Tunisia, a lower-middle income North African country [44], is among the many nations worldwide making mental health a priority [4, 45], particularly because of the recorded rise of mental health problems, substance use disorders, and suicide rates since the 2010–2011 Revolution, which protested high levels of youth unemployment, political repression, and government corruption [41, 46, 47, 48, 49, 50, 51, 52]. The development and adoption of the 2013 Tunisian Mental Health Strategy aims to facilitate the transition from institutional to community-based mental health care. This transition strives to expand access to needed mental health services [41], notably through the revival of continuing mental health education programs [41, 43]. While mental health training programs have been offered to PCPs in the past, these were implemented under the leadership of individual governorate directors, and not under a national program. Thus, training implementation was previously conducted non-systematically. In addition, these training programs were general and thematic lectures about mental health and illness, with limited interactive components and mental health resources for trainees.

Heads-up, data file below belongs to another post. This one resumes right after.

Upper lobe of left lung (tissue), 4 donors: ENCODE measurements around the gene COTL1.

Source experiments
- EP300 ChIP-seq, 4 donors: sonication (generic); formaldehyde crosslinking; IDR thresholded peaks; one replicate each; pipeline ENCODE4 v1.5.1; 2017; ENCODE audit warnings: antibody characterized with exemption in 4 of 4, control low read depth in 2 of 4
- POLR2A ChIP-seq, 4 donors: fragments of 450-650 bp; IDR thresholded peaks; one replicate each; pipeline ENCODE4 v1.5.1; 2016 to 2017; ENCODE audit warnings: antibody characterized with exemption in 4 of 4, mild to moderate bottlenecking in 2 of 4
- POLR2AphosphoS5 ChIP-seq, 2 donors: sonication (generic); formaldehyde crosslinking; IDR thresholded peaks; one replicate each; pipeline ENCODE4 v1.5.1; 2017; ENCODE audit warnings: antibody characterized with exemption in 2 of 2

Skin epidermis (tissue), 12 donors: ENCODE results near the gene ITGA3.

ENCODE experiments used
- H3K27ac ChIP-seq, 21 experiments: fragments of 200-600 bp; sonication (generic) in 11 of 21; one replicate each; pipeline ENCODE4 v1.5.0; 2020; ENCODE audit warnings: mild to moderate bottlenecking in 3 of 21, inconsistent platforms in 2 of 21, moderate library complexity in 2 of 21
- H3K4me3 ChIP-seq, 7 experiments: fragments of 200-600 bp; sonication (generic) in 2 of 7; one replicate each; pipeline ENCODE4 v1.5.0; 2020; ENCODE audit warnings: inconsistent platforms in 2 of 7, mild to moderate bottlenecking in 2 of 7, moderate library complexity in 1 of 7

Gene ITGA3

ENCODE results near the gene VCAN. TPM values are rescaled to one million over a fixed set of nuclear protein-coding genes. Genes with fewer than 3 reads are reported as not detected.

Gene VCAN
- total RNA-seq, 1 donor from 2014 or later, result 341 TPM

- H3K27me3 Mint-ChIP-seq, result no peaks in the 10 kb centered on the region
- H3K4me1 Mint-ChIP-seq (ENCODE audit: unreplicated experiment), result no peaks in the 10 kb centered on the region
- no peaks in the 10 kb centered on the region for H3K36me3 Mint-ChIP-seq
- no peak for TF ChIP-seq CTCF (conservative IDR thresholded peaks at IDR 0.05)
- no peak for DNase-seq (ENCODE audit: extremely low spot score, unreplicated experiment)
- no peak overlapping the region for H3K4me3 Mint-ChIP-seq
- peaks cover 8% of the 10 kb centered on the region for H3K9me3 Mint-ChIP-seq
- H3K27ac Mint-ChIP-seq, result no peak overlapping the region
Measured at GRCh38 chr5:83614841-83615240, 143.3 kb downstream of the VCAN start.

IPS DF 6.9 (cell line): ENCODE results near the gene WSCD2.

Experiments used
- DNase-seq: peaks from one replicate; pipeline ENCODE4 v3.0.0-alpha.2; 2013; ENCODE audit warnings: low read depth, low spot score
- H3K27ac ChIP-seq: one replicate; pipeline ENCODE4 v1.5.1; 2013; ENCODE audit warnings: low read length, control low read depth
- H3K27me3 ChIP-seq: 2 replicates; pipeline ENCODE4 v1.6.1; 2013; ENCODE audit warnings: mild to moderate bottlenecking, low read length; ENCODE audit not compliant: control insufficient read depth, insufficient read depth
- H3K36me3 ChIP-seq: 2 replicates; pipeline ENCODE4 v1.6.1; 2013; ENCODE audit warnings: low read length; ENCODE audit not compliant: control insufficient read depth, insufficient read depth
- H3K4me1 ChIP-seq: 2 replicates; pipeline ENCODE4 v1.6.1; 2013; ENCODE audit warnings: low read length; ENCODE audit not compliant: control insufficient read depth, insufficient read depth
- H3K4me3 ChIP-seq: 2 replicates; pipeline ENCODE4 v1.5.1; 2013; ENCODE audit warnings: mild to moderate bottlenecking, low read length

A training based on an adapted version of the mhGAP-IG (version 1.0) [23] was implemented as a pilot initiative between February and April 2016. Collaborators include the Presidents of the Committee for Mental Health Promotion and Technical Committee Against Suicide at the level of the Ministry of Health in Tunisia, the School of Public Health at Université de Montréal (Québec, Canada), the WHO office in Tunisia, and the Montreal WHO-Pan American Health Organization (PAHO) Collaborating Center for Research and Training in Mental Health (Québec, Canada). The training’s goal was to increase PCPs’ mental health competencies and skills [41, 53, 54], thus further encouraging mental health’s integration in primary settings, increasing access to effective services, and creating proximity mental health services [41, 43, 55].